A consultant last week raised hopes among St. Louis Park residents that there might be an alternative to rerouting freight trains through city neighborhoods to accommodate the proposed Southwest Light Rail Line.

But it turns out the consultant, RLBanks and Associates of Arlington, Va., based its report on an incorrect assumption that the existing Kenilworth corridor where the freight trains now run is wide enough to add another track for the proposed light-rail line between Minneapolis and Eden Prairie.

"They made a mistake. The corridor is 62 feet wide, not 82 feet wide," Hennepin County Commissioner Gail Dorfman said after the consultant reports were made public. Locating both rail lines there would require the purchase of property along both sides of the Kenilworth corridor, she said.

The accurate measure of the space shows there would not be space for both rail lines even if the popular bike trail through the corridor were relocated.

St. Louis Park resident Thom Miller, co-chair of the Safety in the Park group that is working to keep more freight trains from coming into the city, had been encouraged by the initial consultant's report.

He was outraged at the error.

"How is it possible that Hennepin County spent $200,000 of taxpayer dollars to hire a consultant to study this important matter and no one bothered to measure the corridor? At this point, we consider any information from the county and the county's consultants to be of little credibility. 

"We would ask that the entire consultant's report be thrown out, and we would ask the city of St. Louis Park -- the entity that requested the report of the county -- ask the county to explain how it can be so irresponsible and how it intends to rectify the situation," Miller said.

Freight rail typically requires a corridor 50 feet wide, and light rail requires one that is 38 feet wide. Even compressing that to 74 or 76 feet, there is not room for both rail lines, said Katie Walker, manager of the light-rail project for Hennepin County.

Train rerouting options

Based on the 62-foot measure, planning for the Southwest Light Rail Line has assumed that freight trains would be moved out of the chosen route for the light rail, which passes through a tree-lined corridor between Cedar Lake and Lake of the Isles in the Kenilworth neighborhood of south Minneapolis.

To clear the way for the light rail, a 2009 Hennepin County study recommended moving the freight traffic off the Kenilworth route to St. Louis Park onto the Minneapolis, Northfield and Southern Railway (MNS) tracks west of Hwy. 100.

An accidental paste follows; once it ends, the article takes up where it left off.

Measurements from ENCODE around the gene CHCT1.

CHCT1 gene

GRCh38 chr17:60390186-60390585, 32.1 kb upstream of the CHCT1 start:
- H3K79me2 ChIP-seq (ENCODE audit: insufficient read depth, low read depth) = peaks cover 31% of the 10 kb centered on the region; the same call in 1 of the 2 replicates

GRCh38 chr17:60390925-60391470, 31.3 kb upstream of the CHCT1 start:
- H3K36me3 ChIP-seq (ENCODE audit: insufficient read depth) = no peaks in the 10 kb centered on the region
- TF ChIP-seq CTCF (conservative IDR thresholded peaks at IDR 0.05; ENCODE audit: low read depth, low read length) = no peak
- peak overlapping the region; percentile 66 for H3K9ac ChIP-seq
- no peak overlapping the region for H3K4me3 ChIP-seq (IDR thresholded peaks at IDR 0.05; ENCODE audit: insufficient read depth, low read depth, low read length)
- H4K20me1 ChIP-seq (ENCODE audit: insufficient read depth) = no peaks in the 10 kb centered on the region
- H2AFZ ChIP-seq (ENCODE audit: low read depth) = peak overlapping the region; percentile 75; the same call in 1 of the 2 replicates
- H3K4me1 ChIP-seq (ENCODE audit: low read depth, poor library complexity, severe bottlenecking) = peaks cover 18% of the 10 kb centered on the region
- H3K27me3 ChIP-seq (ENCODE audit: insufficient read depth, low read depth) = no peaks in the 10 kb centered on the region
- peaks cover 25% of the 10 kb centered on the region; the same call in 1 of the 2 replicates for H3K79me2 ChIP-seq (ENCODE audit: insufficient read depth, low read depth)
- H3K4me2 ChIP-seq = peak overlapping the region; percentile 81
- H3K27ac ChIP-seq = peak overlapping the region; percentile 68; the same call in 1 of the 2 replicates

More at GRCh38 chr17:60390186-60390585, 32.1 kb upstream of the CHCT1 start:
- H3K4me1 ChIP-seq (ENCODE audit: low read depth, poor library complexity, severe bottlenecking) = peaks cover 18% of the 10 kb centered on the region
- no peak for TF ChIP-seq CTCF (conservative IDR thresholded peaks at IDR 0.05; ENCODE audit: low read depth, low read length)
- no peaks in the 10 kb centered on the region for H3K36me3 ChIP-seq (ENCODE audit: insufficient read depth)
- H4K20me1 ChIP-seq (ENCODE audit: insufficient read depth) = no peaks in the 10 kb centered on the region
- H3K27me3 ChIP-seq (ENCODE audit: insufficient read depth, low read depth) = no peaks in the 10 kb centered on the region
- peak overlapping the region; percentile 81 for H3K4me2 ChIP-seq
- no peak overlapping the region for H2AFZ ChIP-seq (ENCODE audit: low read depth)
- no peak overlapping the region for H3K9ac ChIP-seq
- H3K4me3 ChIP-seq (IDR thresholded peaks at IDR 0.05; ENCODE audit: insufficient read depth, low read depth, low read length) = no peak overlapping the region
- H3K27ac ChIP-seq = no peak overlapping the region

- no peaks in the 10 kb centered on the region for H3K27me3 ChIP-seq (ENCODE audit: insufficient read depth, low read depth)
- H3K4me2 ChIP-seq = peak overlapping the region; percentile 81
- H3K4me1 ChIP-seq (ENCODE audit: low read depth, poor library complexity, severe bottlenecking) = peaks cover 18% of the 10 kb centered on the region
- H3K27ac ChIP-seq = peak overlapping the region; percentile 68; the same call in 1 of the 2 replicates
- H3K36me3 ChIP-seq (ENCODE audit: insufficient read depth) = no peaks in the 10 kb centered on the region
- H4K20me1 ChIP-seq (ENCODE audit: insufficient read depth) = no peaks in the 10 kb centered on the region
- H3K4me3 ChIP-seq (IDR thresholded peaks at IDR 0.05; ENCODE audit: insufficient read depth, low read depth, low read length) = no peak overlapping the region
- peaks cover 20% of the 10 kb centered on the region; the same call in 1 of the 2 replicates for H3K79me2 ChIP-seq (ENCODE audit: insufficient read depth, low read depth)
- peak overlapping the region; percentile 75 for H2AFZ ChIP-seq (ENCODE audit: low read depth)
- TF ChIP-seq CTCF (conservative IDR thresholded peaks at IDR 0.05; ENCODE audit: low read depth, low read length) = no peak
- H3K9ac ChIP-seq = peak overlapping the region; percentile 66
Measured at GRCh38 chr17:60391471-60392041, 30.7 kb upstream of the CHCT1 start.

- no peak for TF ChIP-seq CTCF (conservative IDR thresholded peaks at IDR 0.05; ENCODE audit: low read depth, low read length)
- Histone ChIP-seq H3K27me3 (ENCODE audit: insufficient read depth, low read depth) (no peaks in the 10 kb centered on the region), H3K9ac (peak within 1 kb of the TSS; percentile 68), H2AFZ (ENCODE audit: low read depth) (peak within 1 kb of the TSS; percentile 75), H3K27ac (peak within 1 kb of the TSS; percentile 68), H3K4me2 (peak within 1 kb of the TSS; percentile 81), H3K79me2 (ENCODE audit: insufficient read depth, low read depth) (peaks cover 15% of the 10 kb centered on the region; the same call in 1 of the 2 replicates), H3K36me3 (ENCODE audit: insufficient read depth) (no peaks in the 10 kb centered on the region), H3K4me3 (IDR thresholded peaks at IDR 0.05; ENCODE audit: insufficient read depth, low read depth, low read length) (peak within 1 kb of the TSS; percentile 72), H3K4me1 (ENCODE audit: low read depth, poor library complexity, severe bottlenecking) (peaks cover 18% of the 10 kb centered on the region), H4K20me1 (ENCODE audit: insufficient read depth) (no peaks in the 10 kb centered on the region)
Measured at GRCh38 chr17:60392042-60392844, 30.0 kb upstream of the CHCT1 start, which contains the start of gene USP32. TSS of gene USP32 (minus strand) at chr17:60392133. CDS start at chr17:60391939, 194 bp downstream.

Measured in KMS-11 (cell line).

Not keen on more freight trains coming through the community, St. Louis Park challenged that plan and asked for more information on all options. That led to three consulting studies.

Before a joint meeting of the St. Louis Park City Council and school board last week, consultant Mark Amfahr reported dim prospects for moving freight trains from Kenilworth to any of three alternate routes that would keep them out of St. Louis Park.

Then another consultant, RLBanks, laid out the obstacles to keeping both the freight and light-rail trains running through Kenilworth. It recommended against all seven options it investigated, but revealed a stunning idea: That it might be possible to reposition light rail and keep freight trains going through Kenilworth if the bike trail were relocated. That was the finding that was discredited by the measurement error.

Dorfman said it sounded wrong to her when she heard the report at the meeting. She investigated and RLBanks admitted the error. It was an unfortunate mistake, Dorfman said, because St. Louis Park residents are already cynical about the results of the studies.

Another report due soon

A third consultant's report on the effect of moving the freight trains, which now total about eight per day, from Kenilworth to the MNS tracks in St. Louis Park is expected to outline safety measures that would be needed for the additional traffic. Currently, the MNS line carries two freight trains per day. Early results from that report will be released for public review at the St. Louis Park Rec Center from 6 to 8:30 p.m. on Dec. 16.

The decision about where the freight trains ultimately will operate will be made jointly by a varied cast of characters: Officials from Hennepin County, the Minnesota Department of Transportation and several railroads, including MNS and others. The goal is to have a decision by next year to keep light-rail planning on schedule.

St. Louis Park is in the midst of reviewing consultants' findings to arrive at a city position.

Consultant Amfahr said three alternative routes he evaluated would be costly and unworkable options to the MNS line in St. Louis Park.

A route to the west known as the Chaska cutoff would require a new bridge over the Minnesota River. A route along Hwy. 169 through Hopkins that is now a bike trail would displace 131 housing units if converted to a freight route. And a route along the Midtown Greenway would cross the path of the Hiawatha Light Rail Line, he said.

The next City Council study session on the issue is set for Dec. 13. After that, the council will ask for community feedback on the position it may be considering, said Kevin Locke, St. Louis Park community development director.

Laurie Blake • 612-673-1711